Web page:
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A Massive Water Recycling Proposal Could Help Lower Drought

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Lake Mead, that supplies water to 25 million people in the American West, it has declined 36 percent of its capacity. A rural California community has the water escaped completely after its well broke down in early June. The fields are in place, while farmers sell their lots of water instead of cultivating the crops, feeding the nation. in danger.

When the West dries up under the extreme drought, lawmakers in the U.S. House of Representatives have introduced HR 4099, a bill that would direct the Secretary of the Interior to create a program to fund $ 750 million in water recycling projects in the 17 western states by 2027. (The bill, which was introduced at the end of June, he is currently before the House Committee on Natural Resources.)

“This is starting to be our new normal – 88 percent of the West is under a certain degree of drought,” says Representative Susie Lee (D-Nevada), who introduced the bill. “Lake Mead is at its lowest level since Hoover Dam was built. And the Colorado River has been in a drought for more than two decades. ”

All the while, the population and economy in the western United States are in turmoil, putting tremendous pressure on a declining water supply. “We have, I think, more people – one. And there’s an increase in farm area – two,” says Representative Grace Napolitano (D-California), who presented the project. “And then climate change exacerbates the problem.”

Part of the solution, lawmakers say, is to fund the construction of more facilities that can recycle used water that flows from our sinks, bathrooms and showers. You might think it’s big and absurd, but the technology already exists — in fact, it’s been half a century. The process is actually quite simple. A treatment plant collects waste water and adds microbes that consume organic matter. The water is then pumped through special membranes that filter out nasties such as bacteria and viruses. To be safer, the water is then sprayed with UV light to kill microbes. The resulting water can actually be too much pure for human consumption: If you drink it, the clothes could leak minerals out of your body, so the installation will add back minerals. (One time drink the final product. It tastes like … water.)

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UH recycled2Or it can be pumped underground into aquifers, then pumped again when needed, purified once more, and sent to customers. Or it can be used for non-potable purposes, such as agriculture or industrial processes.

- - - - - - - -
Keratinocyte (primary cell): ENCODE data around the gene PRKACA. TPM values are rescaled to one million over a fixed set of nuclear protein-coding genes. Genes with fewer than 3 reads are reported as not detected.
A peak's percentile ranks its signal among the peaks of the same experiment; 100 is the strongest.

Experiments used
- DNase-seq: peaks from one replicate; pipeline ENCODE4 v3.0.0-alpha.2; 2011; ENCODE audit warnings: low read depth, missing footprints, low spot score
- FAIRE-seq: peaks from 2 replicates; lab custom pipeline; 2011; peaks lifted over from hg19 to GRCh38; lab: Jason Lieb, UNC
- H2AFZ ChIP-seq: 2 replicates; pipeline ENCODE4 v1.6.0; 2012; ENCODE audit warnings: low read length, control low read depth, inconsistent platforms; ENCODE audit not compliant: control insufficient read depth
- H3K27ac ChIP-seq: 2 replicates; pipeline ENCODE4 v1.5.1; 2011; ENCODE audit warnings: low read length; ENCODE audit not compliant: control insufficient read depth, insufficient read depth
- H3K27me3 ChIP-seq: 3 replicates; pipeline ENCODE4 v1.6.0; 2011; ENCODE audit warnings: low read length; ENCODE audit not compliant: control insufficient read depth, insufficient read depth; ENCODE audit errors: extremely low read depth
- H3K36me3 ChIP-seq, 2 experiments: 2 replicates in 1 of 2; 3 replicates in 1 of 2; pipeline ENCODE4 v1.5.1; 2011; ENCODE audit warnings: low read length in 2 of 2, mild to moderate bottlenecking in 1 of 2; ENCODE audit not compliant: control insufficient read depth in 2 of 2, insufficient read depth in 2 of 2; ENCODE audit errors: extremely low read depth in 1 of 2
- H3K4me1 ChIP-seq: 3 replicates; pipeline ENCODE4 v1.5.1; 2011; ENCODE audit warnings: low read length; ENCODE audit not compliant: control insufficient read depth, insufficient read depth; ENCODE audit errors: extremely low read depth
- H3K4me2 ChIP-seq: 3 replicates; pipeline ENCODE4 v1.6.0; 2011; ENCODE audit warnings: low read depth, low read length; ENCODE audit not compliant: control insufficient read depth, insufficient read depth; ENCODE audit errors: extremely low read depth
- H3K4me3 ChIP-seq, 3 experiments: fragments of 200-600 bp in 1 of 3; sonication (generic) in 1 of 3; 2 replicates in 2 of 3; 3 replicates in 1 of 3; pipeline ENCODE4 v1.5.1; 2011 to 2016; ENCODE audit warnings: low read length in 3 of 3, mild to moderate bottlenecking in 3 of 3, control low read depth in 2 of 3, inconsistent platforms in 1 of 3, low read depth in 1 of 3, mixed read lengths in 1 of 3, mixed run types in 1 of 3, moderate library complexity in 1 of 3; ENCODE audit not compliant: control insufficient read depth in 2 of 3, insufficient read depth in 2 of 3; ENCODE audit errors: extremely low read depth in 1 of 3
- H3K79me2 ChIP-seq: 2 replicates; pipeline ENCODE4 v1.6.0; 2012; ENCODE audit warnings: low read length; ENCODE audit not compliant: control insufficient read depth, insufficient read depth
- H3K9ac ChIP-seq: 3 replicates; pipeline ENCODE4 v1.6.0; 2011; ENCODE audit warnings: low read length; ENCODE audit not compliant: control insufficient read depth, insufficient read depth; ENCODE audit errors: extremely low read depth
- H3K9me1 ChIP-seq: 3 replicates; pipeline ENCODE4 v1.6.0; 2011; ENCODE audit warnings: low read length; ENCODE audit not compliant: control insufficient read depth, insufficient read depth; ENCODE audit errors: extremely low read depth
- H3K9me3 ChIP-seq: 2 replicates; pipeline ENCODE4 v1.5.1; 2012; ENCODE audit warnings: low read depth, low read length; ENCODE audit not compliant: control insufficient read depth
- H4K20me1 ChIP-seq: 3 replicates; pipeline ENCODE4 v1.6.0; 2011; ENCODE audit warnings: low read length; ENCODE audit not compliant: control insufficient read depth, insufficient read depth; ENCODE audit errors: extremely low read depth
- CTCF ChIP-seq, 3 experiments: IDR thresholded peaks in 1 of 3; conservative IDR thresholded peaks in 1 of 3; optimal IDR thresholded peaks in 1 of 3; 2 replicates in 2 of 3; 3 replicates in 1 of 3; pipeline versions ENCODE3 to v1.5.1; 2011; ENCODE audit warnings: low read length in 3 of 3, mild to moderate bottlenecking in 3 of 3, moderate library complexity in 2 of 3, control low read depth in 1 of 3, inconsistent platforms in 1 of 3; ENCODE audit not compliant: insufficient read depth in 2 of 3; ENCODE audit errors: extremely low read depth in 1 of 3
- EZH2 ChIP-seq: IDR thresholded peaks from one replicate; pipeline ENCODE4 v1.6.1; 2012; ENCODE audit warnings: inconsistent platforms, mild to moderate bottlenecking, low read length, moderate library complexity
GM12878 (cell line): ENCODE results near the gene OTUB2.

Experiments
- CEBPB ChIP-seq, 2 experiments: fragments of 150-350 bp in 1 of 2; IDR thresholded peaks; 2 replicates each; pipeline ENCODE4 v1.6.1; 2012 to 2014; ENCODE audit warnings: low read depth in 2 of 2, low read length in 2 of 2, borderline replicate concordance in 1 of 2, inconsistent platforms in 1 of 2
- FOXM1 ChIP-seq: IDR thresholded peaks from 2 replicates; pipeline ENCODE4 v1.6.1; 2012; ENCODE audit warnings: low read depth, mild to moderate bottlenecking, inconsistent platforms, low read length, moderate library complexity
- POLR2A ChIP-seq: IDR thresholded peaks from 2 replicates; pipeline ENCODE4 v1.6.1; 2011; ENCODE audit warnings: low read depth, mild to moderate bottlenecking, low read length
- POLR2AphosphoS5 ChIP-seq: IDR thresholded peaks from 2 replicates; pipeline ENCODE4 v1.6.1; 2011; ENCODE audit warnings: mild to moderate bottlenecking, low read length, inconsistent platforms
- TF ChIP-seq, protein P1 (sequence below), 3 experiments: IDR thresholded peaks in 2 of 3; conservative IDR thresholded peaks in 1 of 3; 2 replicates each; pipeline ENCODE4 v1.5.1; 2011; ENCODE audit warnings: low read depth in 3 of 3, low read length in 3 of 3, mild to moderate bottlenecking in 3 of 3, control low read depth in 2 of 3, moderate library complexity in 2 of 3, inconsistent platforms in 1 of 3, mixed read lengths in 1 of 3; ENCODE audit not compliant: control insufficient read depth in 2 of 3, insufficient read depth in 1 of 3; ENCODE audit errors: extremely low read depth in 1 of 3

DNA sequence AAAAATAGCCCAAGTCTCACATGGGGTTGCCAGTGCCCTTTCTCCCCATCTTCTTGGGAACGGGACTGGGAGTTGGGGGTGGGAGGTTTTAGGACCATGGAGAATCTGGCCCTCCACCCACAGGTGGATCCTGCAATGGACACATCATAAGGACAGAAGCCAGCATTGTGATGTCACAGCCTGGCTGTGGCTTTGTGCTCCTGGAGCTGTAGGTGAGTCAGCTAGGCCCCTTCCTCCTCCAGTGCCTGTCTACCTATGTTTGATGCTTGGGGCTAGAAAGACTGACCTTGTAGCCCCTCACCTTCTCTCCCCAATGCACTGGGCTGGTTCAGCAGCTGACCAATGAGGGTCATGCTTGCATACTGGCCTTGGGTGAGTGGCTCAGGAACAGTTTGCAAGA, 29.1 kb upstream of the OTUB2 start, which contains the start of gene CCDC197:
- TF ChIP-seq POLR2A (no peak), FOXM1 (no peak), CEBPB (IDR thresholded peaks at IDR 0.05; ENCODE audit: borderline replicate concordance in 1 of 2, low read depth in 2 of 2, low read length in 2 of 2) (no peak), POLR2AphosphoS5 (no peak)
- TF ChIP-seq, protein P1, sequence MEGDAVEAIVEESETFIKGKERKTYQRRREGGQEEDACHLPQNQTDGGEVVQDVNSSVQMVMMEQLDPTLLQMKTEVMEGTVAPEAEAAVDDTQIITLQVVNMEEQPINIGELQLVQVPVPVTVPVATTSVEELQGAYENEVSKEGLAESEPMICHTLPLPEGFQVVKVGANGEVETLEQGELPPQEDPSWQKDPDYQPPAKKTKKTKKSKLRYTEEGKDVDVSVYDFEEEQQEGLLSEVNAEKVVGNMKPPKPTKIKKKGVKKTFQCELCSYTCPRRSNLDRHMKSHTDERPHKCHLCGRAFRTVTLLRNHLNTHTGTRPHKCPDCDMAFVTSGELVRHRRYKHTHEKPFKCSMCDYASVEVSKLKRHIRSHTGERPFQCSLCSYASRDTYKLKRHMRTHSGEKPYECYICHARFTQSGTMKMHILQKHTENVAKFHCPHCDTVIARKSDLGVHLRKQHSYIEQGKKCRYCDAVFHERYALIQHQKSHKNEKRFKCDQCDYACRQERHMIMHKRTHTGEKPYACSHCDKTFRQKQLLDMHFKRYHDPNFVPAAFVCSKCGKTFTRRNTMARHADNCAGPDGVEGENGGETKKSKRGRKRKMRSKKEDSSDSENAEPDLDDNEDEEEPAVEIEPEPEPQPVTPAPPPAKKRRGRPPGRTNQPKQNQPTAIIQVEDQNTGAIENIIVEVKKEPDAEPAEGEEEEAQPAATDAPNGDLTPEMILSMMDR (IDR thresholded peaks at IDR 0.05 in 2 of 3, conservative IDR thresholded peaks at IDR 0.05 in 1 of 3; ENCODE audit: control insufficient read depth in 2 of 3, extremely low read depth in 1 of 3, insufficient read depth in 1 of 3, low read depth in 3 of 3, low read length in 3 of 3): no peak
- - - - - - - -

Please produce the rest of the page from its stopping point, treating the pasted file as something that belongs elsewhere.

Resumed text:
Basically, you’re taking wastewater that would normally be treated and pumped into the sea – wasting it, really – and putting it back into the groundwater cycle, making it readily available to the public. “Part of what makes it so important as an element of water supply portfolios is its reliability,” says Michael Kiparsky, director of the Wheeler Water Institute at the University of California, Berkeley. “As long as urban centers exist and produce wastewater, they can be treated. It provides a reliable source of additional water supply – even in dry years when supply is limited and the development of alternative sources would be difficult or impossible. ”

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Recycled water is also bankable, in a sense: Inject it underground to recharge the canned aquifers for use during drought. This is likely to be particularly important in the American West, because climate change makes both droughts more punitive. and futzing with rain dynamics. Modeling by climate scientists shows that future storms will be more intense, yet come less often. And by the end of the century, the mountain snowpack – which will usually bank much of the West’s water until it melts in the spring rains – is expected to decrease by about half.

“Our hydrological cycle will become more unpredictable,” says Rafael Villegas, program director of Operation NEXT to the Los Angeles Department of Water and Food, which has been recycling water since the 1970s for non-potable reuse. “In conjunction with population growth, not just here in California, but where the water is coming from – Nevada, Arizona and Northern California – you can expect there to be additional demand on these systems. So we’re at the end of the straw, no? So we have to start thinking, how do we become more efficient with water than we are to do to get? “


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